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Q1-2023 API ThreatStats™ Report

There’s a big blind spot in your API security posture if you’re only focused on protecting your public-facing APIs. Find out why in our latest API ThreatStats™ report infographic.

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According to a Mar-2022 API survey by Gartner, 98% of organizations use or are planning to use internal APIs – up from 88% in 2019. And 90% of organizations use or are planning to use private APIs provided by partners – up from 68% in 2019.

Obviously, there’s a big blind spot in your API security posture if you’re only focused on protecting your public-facing APIs. This is backed up by our latest findings, which you can find in the Q1-2023 API ThreatStats™ report infographic.

The initial analysis the API vulnerabilities publicly released in Q1-2023 suggests a continued slow rise in the number, while the severity remains in the High range. But as we’ve seen in previous reports, what’s hidden beneath the surface is that will bite you.

Key Takeaways

As always, digging deeper into the data provides us with a better view of where these API vulnerabilities will impact defenders and builders alike.

Protect Your Private APIs

Defending your internal infrastructure continues to be job #1.

Q1-2023 saw a big rise in security vulnerabilities found in key components of internal processes, such in SAP NetWeaver AS for Java (CVE-2023-0017) and NVIDIA’s graphics cards (CVE-2022-42279). In all, our top-10 Most Impactful API vulnerabilities all fell in the internal infrastructure categories – Dev Tools, Enterprise HW / SW, and Cloud Platforms. And the products impacted include names such as GitLab, Kubernetes, and HashiCorp.

Find the complete list in the Q1-2023 API ThreatStats™ report infographic.

This is not to throw shade on these companies. Rather, these vulnerabilities highlight the urgent need for tech-driven companies to prioritize securing their private APIs to protect valuable data and maintain business continuity.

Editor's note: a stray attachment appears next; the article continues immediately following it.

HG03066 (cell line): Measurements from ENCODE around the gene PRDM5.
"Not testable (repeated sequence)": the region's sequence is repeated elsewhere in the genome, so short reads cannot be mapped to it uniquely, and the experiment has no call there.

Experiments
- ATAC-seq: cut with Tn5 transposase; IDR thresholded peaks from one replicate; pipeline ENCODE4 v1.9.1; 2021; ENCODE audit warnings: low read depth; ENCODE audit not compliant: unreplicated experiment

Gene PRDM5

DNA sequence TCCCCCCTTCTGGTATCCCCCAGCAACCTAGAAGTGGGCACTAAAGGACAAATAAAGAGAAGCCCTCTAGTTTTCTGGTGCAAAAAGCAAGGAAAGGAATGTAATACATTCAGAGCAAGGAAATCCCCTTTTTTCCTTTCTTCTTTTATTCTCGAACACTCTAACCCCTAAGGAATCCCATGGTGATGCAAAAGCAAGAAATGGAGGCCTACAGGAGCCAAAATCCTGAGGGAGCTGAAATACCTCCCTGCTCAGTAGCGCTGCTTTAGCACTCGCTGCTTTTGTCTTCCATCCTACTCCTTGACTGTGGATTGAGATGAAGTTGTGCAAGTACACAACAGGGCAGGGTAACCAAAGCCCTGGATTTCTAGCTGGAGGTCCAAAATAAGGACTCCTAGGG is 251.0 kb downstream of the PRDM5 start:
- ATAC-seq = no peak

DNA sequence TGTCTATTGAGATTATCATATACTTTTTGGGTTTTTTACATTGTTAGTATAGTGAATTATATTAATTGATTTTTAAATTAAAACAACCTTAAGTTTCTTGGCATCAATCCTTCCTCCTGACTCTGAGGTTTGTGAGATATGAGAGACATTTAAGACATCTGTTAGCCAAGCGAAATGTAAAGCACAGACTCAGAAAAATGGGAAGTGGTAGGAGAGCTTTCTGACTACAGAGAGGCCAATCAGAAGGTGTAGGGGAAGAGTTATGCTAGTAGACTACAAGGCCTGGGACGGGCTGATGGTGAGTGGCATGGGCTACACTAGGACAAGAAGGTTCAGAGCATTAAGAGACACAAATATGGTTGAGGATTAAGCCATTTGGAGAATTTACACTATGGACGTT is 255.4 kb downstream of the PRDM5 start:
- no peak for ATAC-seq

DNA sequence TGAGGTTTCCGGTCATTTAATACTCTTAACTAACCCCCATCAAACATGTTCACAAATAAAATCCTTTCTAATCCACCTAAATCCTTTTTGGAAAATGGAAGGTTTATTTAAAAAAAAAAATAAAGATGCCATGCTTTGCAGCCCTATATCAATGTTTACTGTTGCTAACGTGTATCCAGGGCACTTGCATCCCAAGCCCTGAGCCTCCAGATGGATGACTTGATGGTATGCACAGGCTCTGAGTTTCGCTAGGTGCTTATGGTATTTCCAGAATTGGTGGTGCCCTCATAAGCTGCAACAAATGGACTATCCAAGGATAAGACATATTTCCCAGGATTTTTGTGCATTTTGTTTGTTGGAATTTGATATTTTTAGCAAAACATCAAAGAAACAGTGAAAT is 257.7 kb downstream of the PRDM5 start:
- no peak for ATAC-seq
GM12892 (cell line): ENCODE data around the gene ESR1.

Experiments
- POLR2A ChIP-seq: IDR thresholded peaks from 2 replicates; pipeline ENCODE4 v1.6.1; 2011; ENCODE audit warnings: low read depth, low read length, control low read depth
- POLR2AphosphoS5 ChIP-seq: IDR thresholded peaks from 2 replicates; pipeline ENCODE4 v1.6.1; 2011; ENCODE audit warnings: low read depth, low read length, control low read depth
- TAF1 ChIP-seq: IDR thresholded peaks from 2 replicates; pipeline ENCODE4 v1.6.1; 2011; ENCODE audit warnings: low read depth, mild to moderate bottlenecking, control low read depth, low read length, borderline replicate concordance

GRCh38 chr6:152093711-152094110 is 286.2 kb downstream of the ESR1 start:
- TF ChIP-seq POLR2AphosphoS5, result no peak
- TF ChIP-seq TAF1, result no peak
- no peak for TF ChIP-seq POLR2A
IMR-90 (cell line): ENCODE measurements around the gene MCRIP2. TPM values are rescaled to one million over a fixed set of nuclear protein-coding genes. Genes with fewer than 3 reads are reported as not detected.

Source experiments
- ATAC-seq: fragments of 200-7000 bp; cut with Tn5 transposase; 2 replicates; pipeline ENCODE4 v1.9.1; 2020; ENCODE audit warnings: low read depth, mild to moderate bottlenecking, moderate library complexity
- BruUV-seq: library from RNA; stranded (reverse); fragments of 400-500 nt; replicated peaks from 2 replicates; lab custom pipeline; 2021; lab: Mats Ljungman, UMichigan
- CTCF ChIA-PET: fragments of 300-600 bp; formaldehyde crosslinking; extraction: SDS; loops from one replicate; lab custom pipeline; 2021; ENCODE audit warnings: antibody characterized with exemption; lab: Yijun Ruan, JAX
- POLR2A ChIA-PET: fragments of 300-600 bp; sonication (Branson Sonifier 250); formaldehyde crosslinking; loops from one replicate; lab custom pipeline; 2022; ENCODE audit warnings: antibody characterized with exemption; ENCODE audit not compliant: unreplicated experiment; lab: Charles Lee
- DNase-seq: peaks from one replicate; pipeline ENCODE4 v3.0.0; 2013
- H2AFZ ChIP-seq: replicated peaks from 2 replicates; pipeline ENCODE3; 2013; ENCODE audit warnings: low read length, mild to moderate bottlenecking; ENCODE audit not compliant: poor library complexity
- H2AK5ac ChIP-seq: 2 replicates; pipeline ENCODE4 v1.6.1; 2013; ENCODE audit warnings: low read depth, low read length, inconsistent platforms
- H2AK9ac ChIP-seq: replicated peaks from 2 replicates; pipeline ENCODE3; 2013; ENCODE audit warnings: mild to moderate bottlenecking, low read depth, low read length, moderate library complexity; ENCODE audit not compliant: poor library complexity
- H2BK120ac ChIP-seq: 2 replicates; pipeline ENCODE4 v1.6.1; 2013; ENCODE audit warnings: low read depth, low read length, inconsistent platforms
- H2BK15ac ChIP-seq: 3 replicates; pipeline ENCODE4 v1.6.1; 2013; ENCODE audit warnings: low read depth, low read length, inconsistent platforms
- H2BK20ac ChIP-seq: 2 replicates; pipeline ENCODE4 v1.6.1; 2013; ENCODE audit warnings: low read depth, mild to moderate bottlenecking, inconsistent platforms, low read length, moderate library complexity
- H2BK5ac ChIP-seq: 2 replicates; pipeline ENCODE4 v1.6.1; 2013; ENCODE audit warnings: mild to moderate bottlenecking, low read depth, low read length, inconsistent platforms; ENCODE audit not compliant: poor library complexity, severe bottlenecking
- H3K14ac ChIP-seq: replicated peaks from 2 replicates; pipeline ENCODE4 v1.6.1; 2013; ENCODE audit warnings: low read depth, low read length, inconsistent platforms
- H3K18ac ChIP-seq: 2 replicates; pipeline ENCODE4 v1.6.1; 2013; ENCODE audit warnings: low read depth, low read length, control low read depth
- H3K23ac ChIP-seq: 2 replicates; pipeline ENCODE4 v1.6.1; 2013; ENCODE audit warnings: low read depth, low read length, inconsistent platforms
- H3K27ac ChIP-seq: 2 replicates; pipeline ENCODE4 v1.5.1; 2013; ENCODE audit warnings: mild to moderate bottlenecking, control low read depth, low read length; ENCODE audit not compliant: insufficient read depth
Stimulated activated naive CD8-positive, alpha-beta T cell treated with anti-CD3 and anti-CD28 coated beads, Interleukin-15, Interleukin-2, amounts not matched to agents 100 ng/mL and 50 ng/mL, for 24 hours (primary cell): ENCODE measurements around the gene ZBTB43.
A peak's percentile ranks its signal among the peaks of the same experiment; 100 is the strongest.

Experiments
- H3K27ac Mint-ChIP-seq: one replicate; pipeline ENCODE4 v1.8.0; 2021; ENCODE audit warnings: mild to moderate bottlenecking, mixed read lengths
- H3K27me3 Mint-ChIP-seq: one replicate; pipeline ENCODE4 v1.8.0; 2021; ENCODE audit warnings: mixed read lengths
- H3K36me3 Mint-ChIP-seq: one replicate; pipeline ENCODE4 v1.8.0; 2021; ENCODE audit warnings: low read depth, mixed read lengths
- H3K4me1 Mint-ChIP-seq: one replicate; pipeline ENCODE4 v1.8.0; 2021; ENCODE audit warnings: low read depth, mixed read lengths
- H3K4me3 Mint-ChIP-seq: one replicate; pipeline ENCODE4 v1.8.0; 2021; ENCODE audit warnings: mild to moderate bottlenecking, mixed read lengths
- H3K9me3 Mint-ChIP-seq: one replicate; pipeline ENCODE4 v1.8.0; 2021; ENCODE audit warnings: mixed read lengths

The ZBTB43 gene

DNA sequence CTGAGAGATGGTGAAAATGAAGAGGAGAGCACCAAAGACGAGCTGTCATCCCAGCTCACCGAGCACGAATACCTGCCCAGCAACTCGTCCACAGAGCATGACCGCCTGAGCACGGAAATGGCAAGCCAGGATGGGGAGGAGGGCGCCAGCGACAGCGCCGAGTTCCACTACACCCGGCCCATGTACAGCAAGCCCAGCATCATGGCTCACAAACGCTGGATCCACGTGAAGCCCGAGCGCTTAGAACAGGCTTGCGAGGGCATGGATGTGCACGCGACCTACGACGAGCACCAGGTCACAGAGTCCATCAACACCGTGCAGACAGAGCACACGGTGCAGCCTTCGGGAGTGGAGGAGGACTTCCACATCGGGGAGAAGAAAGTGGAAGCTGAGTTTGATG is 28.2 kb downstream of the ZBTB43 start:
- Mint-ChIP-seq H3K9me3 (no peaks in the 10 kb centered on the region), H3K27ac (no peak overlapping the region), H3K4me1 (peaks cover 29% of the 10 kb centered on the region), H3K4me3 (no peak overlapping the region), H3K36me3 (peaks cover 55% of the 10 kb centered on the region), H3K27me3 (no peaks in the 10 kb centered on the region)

Protect Against Injection Vulnerabilities

In short, injection vulnerabilities are your Achilles Heel. No matter how you count them, a huge number of all API vulnerabilities cataloged in Q1-2023 fell into this bucket.

On one hand, 29.4% of all API vulnerabilities were classified in the OWASP APIsec Top-10 API8:2019 (Injection) category – which saw it dip below another category for the first time.

On the other hand, 45.3% of all API vulnerabilities were linked to a CWE which falls in the Injection bucket, including CWE-79 (XSS) at 10.1% overall, CWE-89 (SQLi) at 7.4% overall, and CWE-863 (GraphQL Mutation) at 6.6% overall. Combined, these accounted for 53% of all injection vulnerabilities assessed.

Protect Against Exploits

Last quarter we saw the time-to-exploit – the gap between when an API vulnerability (CVE) is published and an associated exploit proof of concept (POC) is published – averaged -3 days!

In Q1-2023, this gap reverted to favor defenders again, with the time-to-exploit gap averaging +11 days. In addition, we saw a big drop in the number of exploit POCs being published – from 65 (or about 30% of all vulns) last quarter to 24 this quarter (or about 10% of all vulns).

All this is good news, to be sure. But there are a couple of reasons to be cautious:

  • First, the average CVSS score for exploited API vulnerabilities is in the High range (8.9 – 7.0), meaning hackers (no matter their stripes) are not just focused on Critical (9.0 – 10.0) vulnerabilities but are finding less obvious exploits.
  • Second, while this appears to be a case of “reversion to the mean” (the overall average for 2022 was +9 days), we suggest that a) the 2022 data was skewed by our limited data collection in the first half of the year, and b) the Q1-2023 data might be skewed for external reasons such as year-end holidays.

It’s too early to call a trend here, and we’ll continue monitoring to see if one can be discerned.

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